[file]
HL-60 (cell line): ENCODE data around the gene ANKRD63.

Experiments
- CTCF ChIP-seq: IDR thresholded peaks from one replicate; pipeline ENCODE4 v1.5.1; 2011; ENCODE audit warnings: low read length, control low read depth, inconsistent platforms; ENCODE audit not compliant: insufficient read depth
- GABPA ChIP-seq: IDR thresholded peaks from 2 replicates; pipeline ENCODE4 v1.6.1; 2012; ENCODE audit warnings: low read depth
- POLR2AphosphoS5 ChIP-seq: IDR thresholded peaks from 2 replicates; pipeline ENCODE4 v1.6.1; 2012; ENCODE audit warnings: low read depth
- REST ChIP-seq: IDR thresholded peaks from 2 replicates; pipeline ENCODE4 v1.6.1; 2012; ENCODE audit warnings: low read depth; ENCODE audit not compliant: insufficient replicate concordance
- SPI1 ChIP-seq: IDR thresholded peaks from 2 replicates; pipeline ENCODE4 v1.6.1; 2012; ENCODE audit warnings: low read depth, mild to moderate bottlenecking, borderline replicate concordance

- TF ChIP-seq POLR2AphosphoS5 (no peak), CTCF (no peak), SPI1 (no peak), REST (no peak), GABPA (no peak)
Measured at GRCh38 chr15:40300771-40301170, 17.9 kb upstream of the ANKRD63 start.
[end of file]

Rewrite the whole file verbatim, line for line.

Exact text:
HL-60 (cell line): ENCODE data around the gene ANKRD63.

Experiments
- CTCF ChIP-seq: IDR thresholded peaks from one replicate; pipeline ENCODE4 v1.5.1; 2011; ENCODE audit warnings: low read length, control low read depth, inconsistent platforms; ENCODE audit not compliant: insufficient read depth
- GABPA ChIP-seq: IDR thresholded peaks from 2 replicates; pipeline ENCODE4 v1.6.1; 2012; ENCODE audit warnings: low read depth
- POLR2AphosphoS5 ChIP-seq: IDR thresholded peaks from 2 replicates; pipeline ENCODE4 v1.6.1; 2012; ENCODE audit warnings: low read depth
- REST ChIP-seq: IDR thresholded peaks from 2 replicates; pipeline ENCODE4 v1.6.1; 2012; ENCODE audit warnings: low read depth; ENCODE audit not compliant: insufficient replicate concordance
- SPI1 ChIP-seq: IDR thresholded peaks from 2 replicates; pipeline ENCODE4 v1.6.1; 2012; ENCODE audit warnings: low read depth, mild to moderate bottlenecking, borderline replicate concordance

- TF ChIP-seq POLR2AphosphoS5 (no peak), CTCF (no peak), SPI1 (no peak), REST (no peak), GABPA (no peak)
Measured at GRCh38 chr15:40300771-40301170, 17.9 kb upstream of the ANKRD63 start.